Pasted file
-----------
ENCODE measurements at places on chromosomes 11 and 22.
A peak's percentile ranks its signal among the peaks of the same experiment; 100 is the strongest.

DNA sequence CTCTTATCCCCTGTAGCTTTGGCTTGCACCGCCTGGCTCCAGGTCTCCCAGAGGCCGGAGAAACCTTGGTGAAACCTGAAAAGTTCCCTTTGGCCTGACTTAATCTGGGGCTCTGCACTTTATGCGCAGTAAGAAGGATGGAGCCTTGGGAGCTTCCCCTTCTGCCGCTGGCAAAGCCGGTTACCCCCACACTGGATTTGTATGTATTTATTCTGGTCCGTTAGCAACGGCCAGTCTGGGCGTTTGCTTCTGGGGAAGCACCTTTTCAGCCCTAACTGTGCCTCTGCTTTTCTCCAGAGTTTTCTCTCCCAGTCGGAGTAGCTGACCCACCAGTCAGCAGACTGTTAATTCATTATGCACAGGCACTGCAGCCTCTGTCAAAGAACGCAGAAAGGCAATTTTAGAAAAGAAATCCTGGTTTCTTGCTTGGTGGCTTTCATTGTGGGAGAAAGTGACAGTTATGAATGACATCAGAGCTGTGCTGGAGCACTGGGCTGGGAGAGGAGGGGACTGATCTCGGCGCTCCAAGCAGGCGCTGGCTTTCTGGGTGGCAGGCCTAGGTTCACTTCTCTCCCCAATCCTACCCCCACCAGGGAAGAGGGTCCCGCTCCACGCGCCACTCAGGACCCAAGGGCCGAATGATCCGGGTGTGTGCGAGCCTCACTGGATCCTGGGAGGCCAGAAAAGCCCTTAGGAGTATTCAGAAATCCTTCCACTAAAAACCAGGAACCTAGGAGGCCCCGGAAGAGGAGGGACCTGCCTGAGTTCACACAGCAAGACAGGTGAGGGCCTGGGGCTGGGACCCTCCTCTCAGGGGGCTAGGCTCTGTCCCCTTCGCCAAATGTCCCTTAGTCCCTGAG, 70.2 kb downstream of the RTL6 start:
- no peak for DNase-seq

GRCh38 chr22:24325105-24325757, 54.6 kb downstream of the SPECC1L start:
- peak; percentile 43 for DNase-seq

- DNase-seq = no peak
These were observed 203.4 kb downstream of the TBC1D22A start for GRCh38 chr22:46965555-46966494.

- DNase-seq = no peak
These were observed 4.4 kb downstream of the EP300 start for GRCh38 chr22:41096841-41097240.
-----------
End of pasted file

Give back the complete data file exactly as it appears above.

ENCODE measurements at places on chromosomes 11 and 22.
A peak's percentile ranks its signal among the peaks of the same experiment; 100 is the strongest.

DNA sequence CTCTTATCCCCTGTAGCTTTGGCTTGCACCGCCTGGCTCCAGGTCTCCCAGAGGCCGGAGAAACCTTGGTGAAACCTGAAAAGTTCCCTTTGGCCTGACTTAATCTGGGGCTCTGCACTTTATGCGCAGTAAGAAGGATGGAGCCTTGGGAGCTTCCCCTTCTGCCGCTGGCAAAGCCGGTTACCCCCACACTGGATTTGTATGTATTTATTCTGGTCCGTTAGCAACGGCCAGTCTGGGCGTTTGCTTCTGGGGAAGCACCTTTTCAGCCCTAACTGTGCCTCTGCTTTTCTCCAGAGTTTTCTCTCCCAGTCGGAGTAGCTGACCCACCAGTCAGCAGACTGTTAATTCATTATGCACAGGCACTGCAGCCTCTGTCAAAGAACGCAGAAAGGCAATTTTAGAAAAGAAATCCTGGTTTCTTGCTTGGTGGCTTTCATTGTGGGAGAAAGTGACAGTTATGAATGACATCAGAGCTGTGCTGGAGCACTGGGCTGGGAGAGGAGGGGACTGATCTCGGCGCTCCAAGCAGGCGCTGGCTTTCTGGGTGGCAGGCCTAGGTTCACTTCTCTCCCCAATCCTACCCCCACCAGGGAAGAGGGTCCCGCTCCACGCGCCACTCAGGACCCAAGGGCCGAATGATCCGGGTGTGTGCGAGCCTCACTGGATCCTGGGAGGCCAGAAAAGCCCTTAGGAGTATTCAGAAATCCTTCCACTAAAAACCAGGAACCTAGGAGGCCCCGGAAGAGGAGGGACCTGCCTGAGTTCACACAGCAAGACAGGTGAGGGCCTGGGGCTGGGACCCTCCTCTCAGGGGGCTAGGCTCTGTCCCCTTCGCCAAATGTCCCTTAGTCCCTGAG, 70.2 kb downstream of the RTL6 start:
- no peak for DNase-seq

GRCh38 chr22:24325105-24325757, 54.6 kb downstream of the SPECC1L start:
- peak; percentile 43 for DNase-seq

- DNase-seq = no peak
These were observed 203.4 kb downstream of the TBC1D22A start for GRCh38 chr22:46965555-46966494.

- DNase-seq = no peak
These were observed 4.4 kb downstream of the EP300 start for GRCh38 chr22:41096841-41097240.